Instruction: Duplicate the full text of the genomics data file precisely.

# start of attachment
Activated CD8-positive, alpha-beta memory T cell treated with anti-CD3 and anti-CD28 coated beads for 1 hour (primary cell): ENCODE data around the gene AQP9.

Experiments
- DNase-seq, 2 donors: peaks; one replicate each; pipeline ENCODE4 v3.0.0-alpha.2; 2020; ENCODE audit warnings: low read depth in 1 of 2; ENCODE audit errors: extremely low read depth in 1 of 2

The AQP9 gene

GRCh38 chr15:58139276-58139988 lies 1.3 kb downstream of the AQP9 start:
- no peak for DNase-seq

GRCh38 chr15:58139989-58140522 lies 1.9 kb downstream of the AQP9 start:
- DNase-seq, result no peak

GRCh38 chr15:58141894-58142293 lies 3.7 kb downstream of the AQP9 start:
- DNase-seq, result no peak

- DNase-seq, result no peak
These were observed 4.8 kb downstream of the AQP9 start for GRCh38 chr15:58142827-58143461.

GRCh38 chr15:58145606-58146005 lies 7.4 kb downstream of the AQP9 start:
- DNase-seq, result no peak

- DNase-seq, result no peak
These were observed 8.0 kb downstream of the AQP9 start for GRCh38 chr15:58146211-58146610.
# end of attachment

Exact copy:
Activated CD8-positive, alpha-beta memory T cell treated with anti-CD3 and anti-CD28 coated beads for 1 hour (primary cell): ENCODE data around the gene AQP9.

Experiments
- DNase-seq, 2 donors: peaks; one replicate each; pipeline ENCODE4 v3.0.0-alpha.2; 2020; ENCODE audit warnings: low read depth in 1 of 2; ENCODE audit errors: extremely low read depth in 1 of 2

The AQP9 gene

GRCh38 chr15:58139276-58139988 lies 1.3 kb downstream of the AQP9 start:
- no peak for DNase-seq

GRCh38 chr15:58139989-58140522 lies 1.9 kb downstream of the AQP9 start:
- DNase-seq, result no peak

GRCh38 chr15:58141894-58142293 lies 3.7 kb downstream of the AQP9 start:
- DNase-seq, result no peak

- DNase-seq, result no peak
These were observed 4.8 kb downstream of the AQP9 start for GRCh38 chr15:58142827-58143461.

GRCh38 chr15:58145606-58146005 lies 7.4 kb downstream of the AQP9 start:
- DNase-seq, result no peak

- DNase-seq, result no peak
These were observed 8.0 kb downstream of the AQP9 start for GRCh38 chr15:58146211-58146610.